Audiobook Review: Sleeping Giants

Sleeping Giants.jpg
Sleeping Giants
The Themis Files, #1
By Sylvain Neuvel
Narrated by a Full Cast:
Andy Secombe, Eric Meyers, Laurel Lefkow, Charlie Anson, Liza Ross, William Hope, Christopher Ragland, Katherine Mangold, and  Adna Sablyich
Ⓟ 2016, Random House Audio
8 hours, 28 minutes
SCIENCE FICTION | TECHNO-THRILLER | ROBOTS

The pieces of a giant exotic robot have been discovered on the planet. Where did it come from? How does it work? What is its purpose? The story is told through reports and raises a number of questions about service, loyalty, love, bias and cost in the name of science and politics. Most reports are interviews with an unnamed interrogator and a player in the action. The book does end with a bit of a cliffhanger; but the substance of the the story is filling enough to tide the listener over until the next installment, Waking Gods (release date April 4, 2017.)

Though there is no cast list to indicate who plays which role(s) in the production, the narrators are perfectly cast, capturing the personalities, moods, and nuances of the written characters as well as conveying the tensions and atmosphere of each scene. Their individual and collective performances paint the story in vivid detail to the point where a listener may feel s/he has actually seen the events described! This is a testament not only to the  writing, but to the excellence of the acting.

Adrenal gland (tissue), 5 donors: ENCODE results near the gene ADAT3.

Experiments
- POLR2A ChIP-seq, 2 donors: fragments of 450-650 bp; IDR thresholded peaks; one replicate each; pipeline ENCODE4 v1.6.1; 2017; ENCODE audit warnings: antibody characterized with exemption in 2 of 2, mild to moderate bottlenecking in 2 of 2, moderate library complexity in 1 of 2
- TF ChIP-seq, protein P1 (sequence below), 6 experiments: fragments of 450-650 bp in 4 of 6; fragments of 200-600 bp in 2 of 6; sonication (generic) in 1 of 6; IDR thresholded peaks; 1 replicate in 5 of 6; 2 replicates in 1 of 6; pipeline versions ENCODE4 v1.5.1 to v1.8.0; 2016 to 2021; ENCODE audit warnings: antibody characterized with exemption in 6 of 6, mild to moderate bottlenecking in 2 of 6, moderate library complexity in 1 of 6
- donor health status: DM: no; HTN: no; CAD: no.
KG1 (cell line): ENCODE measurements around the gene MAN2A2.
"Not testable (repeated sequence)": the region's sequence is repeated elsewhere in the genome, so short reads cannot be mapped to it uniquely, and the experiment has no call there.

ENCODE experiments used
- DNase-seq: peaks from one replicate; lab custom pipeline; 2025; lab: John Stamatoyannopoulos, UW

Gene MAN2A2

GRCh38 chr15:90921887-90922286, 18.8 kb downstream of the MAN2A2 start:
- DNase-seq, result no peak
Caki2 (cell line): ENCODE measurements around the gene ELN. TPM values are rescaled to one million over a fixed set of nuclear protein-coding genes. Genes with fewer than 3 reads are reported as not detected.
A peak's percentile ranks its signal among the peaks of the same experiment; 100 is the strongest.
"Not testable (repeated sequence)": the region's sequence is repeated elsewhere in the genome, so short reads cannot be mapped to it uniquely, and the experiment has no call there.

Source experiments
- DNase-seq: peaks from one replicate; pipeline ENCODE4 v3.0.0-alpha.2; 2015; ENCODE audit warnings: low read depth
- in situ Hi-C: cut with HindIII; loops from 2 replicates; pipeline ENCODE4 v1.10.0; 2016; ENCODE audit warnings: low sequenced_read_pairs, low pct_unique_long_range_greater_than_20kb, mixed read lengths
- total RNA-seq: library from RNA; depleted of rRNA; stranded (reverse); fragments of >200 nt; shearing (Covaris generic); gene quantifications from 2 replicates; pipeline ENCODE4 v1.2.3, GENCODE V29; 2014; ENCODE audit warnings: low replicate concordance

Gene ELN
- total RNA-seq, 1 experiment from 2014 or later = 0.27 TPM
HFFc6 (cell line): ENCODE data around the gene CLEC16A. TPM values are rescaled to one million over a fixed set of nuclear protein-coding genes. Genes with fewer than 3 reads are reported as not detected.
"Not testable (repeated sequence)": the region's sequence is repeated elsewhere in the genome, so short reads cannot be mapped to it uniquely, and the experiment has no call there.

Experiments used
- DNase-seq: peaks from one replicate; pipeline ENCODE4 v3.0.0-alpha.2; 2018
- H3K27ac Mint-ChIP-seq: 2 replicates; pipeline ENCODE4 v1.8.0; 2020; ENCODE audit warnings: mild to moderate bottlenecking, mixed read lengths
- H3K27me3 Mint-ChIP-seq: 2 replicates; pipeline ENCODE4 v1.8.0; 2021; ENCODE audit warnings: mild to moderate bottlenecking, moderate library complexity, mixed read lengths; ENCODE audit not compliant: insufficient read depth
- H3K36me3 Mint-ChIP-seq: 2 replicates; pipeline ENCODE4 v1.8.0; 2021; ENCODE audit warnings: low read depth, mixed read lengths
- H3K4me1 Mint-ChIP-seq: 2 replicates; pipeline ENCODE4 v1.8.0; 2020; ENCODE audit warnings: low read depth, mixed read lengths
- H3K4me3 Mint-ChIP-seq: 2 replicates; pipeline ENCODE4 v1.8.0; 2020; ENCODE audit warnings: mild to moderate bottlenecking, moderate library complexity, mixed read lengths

OTHER: I purchased Sleeping Giants (The Themis Files, #1; by Sylvain Neiuvel; narrated by a Full Cast) from audible.com. I receive no monies, goods, or services in exchange for reviewing the product and/or mentioning any of the persons or companies that are or may be implied in this post.

Sleeping Giants (The Themis Files, #1; by Sylvain Neiuvel; narrated by a Full Cast) is a finalist in the 2017 APA Audie Awards in the Science Fiction category.

armchairaudies-300x300.jpg

Advertisements

Audiobook Review: The Book of the Unnamed Midwife

The Book of the Unnamed Midwife.jpg
The Book of the Unnamed Midwife
The Road to Nowhere, Book #1
By Meg Elison
Narrated by Angela Dawe
Ⓟ 2016, Brilliance Audio
9 hours, 14 minutes
SCIENCE FICTION | POST APOCALYPTIC